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Humanities must defend themselves to remain relevant

Margaret Lindahl/Manitou Messenger

The recent Strategic Resource Allocation Project (SRAP), which marked the end of the American Studies program in addition to cuts in various humanities departments, sparked discussion regarding the relationship between the humanities and STEM, and the responsibility of St. Olaf to maintain its liberal arts identity. As pointed out in a previous Manitou Messenger article by Jacob Maranda, the cut reflects a general trend in budget decisions by higher education administrations throughout the country in response to a growth of interest in STEM fields.

Critics of these cuts point out the college’s identity, which appears to value a holistic education that challenges students to engage with the world from a variety of disciplines in addition to the fields they wish to specialize in.

The conflict in values arises between those who favor an idealistic approach of preserving the liberal arts, and those who favor a practical approach to budget allocation.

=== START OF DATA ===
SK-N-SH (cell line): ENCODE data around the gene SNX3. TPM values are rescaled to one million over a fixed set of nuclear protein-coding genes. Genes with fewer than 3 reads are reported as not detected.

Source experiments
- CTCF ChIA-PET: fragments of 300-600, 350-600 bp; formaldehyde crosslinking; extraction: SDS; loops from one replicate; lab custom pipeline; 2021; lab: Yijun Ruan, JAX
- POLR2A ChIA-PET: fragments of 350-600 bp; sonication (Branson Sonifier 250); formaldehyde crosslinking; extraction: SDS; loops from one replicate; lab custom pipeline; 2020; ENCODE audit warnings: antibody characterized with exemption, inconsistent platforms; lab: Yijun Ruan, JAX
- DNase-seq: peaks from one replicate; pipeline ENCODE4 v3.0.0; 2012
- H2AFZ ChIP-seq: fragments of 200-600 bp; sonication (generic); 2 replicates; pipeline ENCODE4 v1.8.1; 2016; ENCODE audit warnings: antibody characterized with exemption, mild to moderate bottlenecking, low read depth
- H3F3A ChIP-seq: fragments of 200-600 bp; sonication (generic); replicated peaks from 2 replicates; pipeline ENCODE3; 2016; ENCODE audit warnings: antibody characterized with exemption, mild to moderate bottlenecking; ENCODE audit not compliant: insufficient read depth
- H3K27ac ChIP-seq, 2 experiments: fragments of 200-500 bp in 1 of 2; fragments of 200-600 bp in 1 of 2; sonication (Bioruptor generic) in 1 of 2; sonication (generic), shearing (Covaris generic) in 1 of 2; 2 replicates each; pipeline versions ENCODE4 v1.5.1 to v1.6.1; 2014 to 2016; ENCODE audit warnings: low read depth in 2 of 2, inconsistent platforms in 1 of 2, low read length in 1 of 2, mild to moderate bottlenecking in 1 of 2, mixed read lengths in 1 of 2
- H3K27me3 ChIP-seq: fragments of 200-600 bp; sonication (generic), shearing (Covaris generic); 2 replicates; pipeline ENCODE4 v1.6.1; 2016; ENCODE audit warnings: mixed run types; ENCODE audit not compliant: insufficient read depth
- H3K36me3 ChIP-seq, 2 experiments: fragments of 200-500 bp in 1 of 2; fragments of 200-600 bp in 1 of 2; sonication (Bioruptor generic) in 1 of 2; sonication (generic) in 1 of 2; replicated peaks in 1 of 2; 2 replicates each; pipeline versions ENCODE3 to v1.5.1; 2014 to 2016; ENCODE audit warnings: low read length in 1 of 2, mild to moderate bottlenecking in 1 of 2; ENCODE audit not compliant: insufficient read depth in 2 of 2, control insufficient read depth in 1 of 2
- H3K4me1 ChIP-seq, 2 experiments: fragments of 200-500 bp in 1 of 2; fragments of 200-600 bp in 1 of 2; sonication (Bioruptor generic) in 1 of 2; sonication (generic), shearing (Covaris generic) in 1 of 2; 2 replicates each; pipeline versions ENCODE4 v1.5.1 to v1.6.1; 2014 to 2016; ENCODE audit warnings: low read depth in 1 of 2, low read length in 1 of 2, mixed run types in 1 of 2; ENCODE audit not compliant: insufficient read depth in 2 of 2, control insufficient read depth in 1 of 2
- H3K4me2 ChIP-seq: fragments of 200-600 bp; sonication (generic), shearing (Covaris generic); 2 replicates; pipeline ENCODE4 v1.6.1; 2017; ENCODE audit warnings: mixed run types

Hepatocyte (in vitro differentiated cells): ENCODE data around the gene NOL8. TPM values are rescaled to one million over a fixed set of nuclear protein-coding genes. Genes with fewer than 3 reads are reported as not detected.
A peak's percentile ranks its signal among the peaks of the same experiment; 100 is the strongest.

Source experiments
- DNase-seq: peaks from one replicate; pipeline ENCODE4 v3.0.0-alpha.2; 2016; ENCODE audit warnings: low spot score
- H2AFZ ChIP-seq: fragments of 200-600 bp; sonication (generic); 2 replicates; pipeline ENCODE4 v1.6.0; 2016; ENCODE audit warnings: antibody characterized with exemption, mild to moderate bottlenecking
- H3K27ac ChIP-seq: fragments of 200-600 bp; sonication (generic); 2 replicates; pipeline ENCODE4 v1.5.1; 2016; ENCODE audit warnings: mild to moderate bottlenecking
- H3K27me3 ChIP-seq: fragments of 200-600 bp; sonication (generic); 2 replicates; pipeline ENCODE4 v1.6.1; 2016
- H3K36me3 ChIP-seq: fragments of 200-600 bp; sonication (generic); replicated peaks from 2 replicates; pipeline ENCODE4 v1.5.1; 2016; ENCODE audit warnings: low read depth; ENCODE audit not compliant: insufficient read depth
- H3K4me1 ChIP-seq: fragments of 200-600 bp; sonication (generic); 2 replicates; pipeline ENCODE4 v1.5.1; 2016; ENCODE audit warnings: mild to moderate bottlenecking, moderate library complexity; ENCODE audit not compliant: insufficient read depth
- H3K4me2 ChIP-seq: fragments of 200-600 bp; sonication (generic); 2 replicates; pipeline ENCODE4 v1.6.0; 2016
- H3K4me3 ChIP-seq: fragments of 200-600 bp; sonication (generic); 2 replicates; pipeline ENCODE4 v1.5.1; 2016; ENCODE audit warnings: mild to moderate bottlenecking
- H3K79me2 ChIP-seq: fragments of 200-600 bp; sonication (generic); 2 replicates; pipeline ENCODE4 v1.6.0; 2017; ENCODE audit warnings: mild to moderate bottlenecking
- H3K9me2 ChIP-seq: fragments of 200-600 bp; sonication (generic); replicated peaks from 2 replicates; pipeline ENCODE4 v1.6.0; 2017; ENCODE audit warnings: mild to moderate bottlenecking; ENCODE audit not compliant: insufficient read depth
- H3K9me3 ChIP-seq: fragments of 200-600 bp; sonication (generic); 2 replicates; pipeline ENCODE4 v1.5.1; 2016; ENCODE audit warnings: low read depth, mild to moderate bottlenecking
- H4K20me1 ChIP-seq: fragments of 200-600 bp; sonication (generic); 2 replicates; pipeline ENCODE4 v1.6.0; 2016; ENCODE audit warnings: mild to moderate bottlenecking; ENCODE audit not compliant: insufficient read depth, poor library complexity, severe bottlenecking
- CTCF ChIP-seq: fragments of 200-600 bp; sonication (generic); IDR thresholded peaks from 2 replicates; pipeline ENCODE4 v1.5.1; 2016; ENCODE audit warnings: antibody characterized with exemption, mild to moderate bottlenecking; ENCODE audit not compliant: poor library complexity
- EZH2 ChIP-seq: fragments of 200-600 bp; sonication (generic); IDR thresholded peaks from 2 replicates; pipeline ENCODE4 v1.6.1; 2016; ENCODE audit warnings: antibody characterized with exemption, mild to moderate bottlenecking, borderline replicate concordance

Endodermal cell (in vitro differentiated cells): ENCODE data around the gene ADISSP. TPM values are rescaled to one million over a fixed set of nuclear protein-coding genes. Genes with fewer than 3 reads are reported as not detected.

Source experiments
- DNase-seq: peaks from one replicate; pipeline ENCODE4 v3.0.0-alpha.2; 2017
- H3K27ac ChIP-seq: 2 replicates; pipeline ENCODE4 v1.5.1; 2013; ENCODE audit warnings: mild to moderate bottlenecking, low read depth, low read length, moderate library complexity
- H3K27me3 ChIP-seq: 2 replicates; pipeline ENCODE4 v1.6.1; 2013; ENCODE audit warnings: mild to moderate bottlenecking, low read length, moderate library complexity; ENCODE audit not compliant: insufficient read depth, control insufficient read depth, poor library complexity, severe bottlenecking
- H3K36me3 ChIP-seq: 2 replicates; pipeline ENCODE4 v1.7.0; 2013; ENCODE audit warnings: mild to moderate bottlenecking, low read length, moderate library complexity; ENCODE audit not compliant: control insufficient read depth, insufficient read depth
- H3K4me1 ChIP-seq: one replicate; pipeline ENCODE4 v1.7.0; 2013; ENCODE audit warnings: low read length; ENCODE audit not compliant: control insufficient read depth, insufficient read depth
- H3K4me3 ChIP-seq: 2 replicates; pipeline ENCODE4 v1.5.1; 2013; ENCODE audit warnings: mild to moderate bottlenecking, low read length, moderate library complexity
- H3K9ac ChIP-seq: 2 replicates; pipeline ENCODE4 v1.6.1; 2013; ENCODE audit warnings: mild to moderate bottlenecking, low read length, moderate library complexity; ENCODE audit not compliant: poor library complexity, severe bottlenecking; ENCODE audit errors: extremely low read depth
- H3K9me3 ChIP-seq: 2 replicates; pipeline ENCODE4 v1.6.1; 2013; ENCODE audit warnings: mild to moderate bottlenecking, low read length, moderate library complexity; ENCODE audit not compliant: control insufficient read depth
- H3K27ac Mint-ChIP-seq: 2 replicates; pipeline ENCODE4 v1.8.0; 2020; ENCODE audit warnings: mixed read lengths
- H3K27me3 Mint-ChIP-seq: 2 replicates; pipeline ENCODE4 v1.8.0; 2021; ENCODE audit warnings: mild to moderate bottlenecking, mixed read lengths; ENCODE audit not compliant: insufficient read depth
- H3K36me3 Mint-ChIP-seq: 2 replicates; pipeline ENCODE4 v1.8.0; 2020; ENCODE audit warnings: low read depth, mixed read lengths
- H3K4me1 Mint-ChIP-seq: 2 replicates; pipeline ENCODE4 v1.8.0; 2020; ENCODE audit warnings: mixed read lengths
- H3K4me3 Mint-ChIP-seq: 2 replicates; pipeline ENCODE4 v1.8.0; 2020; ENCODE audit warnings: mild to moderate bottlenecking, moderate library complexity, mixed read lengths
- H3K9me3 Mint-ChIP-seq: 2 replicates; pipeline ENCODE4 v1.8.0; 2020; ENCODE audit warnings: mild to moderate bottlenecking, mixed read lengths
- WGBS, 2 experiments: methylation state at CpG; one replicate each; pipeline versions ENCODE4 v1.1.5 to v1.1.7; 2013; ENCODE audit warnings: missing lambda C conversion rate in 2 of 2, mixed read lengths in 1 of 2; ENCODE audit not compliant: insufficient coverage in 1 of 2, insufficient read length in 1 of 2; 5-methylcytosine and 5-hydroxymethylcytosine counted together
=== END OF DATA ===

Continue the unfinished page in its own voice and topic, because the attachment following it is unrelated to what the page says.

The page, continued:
Though studies suggest humanities graduates don’t face significant underemployment rates compared to other disciplines, it is undeniable that due to a large job market and fast post-grad recovery, STEM is a more secure choice for those in search of definite returns on their higher education investments.

Nonetheless, it should be pointed out that merely adjusting a college’s budget to favor STEM over the humanities seems a rather limited approach to adapting students’ training for jobs where employers often look for more than specialized knowledge or technical skills. There are possibly better solutions to attune students’ liberal arts education with employment that don’t come at a cost of weakening the humanities.

It is important to recognize that the administration’s decision was informed by evidence and research, not a malicious and ill-informed attempt to delegitimize the humanities. We should listen to the voices that express legitimate concern about the disciplines.

Criticisms of the humanities undeniably vary – some, see the humanities as ideologically homogeneous and practically impotent. Others, view these disciplines as upholding the values of an oppressive and exclusionary canon of knowledge.

The humanities have yet to defend themselves against these accusations at an effective level, often unable to address the critics’ main concerns.

It is important for the humanities to identify and present themselves as rigorous academic disciplines that accept a variety of ideological positions and are actively critical of attempts to homogenize at the expense of serious scholarship and engagement.


Minh Nguyen ’22 (nguyen35@stolaf.edu) is from Hanoi, Vietnam. He majors in Philosophy.